Like Letters in Running Water explores ways in which fiction (prose, drama, poetry, myth, fairytale) yields transformative insights for educational theory and practice. Through a series of intensely original, powerful essays drawing on curriculum theory, literary analysis, psychology, and feminist theory and practice, Doll seeks to confront a commonly held bias that reading literary fictions is "mere" entertainment (not a learning experience). She suggests that fiction has immense teaching power because it connects readers with their alliances within themselves and this connection attends to social, outer issues addressed by traditional pedagogies with greater, deeper awareness. Her elaboration in this book of the concept of currere--the lived experience of curriculum--through literature, drama, and myth is a major contribution to the field of curriculum theory.
"In my opinion Mary Doll is reading and cleverly interpreting some of the most exciting writers in the fields of curriculum theory, literacy criticism, and psychology/psychoanalysis. Her application of these theorists and writers is uniquely hers, and it is refreshing and insightful….While I know of others in curriculum whose work draws heavily from literature…I have seen nothing that combines those fields in the very personal and mythopoetic way that Dr. Doll does….What distinguishes her work is the explicit and integral blending of the stories from literature with the stories from teaching. Each is essential to the other, a way of being and living rather than a tool for describing….I loved this book….This writing is luscious, palpable, edible, audible, and imminently useful. Reader, prepare to change your life."
—Susan H. Edgerton
Western Michigan University
"This book is fascinating. It is gently unruly as Doll weaves together myth and other fictions, curriculum, pedagogy, spirituality, and autobiography. Somehow it works, but it is not with tidy conclusions, which, I believe, is just the point. Her scholarship is an eclectic, interdisciplinary blend of really fine literature (that is inclusive across history, culture, genre, race…), criticism, and curriculum theorizing. It pushes readers into new directions, new ways of thinking about the intersections of the above….I can think of no other writers whose way of thinking about these issues matches Doll's creative intelligence and really superb writing….who take readers on the path Doll proposes….who combines what she does in terms of domains of knowing, or who uses the same method of taking readers through memory, dream, and culture, at the same time attempting to connect readers back and down into their own depth."
"Penetrating and insightful….One of the most original pieces of writing in the field of curriculum that I have read in years; I read it in one sitting never once putting it down….[Doll] makes a major contrilbution to our understanding of pedagogy as she redefines the work of the 'curricularist' as one who must 'tap the current within'….Her 'forefronting of fiction's metaphors as ways of seeing educational ideas' allows her to transform the ways we think and experience literature and to unfold new truths about how we might envision and practice teaching….The work is consumately crafted, full of feeling, and intensely personal-- Doll plays effortlessly as storyteller, poet, writing teacher, and social commentator rolled into one. In an outspoken, witty, provocative, and earthy autobiographical voice, she captures her passion, wisdom, and experience and reveals her intimate thoughts about childhood, mothers and daughters, dreams, patriarchy, loyalty, repression, guilt, commitment, and betrayal. This is a book for feminists to take delight in. It is also a crucial book for curriculum theorists, teacher educators, teachers, and graduate students"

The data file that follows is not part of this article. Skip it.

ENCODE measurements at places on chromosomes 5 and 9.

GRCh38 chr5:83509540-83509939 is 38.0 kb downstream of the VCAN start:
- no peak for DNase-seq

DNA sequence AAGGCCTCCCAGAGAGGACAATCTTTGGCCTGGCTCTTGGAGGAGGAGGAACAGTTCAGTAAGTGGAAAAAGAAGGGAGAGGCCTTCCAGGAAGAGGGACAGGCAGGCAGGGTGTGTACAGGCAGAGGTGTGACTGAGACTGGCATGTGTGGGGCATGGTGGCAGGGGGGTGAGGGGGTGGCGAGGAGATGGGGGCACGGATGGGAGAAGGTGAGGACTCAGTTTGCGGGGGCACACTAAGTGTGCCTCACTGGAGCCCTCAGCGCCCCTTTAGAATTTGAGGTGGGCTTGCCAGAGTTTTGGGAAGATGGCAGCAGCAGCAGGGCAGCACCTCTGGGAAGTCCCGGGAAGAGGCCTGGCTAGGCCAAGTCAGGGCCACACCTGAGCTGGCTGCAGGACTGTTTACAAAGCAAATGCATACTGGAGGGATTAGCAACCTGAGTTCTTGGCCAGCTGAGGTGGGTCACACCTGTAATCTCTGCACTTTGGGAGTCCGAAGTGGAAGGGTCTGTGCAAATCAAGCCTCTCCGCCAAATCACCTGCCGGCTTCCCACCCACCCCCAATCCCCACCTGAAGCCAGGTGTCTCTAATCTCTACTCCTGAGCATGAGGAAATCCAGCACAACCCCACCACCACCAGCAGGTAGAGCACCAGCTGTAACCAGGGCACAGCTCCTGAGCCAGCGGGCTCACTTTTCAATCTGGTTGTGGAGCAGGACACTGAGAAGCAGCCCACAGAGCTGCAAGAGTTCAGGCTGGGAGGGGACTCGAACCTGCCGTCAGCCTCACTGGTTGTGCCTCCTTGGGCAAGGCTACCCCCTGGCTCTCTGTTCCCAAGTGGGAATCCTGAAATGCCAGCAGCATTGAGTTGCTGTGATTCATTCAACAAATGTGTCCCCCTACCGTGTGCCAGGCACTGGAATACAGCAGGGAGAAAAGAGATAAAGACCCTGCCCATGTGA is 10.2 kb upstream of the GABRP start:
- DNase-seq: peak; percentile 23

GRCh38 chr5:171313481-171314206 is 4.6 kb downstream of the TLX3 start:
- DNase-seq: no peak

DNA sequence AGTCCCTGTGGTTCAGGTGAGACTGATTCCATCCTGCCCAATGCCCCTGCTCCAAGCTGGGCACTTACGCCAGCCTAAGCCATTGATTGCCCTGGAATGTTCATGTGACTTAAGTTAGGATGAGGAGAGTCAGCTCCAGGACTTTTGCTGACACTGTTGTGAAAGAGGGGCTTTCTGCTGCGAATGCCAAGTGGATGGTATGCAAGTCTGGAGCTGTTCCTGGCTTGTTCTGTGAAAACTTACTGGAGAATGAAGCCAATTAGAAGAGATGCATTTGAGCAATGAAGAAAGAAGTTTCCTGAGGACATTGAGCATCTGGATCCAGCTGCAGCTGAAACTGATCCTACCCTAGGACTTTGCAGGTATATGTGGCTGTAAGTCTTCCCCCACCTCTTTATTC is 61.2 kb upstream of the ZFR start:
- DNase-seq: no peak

—Ann V. Dean
State University of New York, College at New Paltz
Contents: Preface: Yin and Yang. Introduction: Fiction as Food. Part I: Like Letters Carved in Rock. The Character of Wood or Brick. Cold Eyes, Steel Bits, and Metal Ovens: Havens of Hate. Bluebeard's Cellar: A Native Son's Underworld. "All Pulp Removed": Sexual Repression's Revenge. Part II: Like Letters Written in Sand. Good Girls/Bad Girls. The Glass Coffin. The P(r)ose of Clothes. Light Daughter/Dark Goddess. Part III: Like Letters Written in Running Water. The Suchness of Suffering. Circles, Loops, and the Wheel of Comedy. Spider Woman. Vegetative Fantasy and the Greening of Imagination.
In this age of multimedia information overload, scholars and students may not be able to keep up with the proliferation of different topical, trendy book series in the field of curriculum theory. It will be a relief to know that one publisher offers a balanced, solid, forward-looking series devoted to significant and enduring scholarship, as opposed to a narrow range of topics or a single approach or point of view. This series is conceived as the series busy scholars and students can trust and depend on to deliver important scholarship in the various "discourses" that comprise the increasingly complex field of curriculum theory.
The range of the series is both broad (all of curriculum theory) and limited (only important, lasting scholarship) – including but not confined to historical, philosophical, critical, multicultural, feminist, comparative, international, aesthetic, and spiritual topics and approaches. Books in this series are intended for scholars and for students at the doctoral and, in some cases, master's levels.
Persons interested in submitting book proposals or in serving as reviewers for this series are invited to contact
Professor William F. Pinar
Canada Research Chair
University of British Columbia
Faculty of Education
Department of Curriculum Studies
2125 Main Mall
Vancouver, British Columbia V6T 1Z4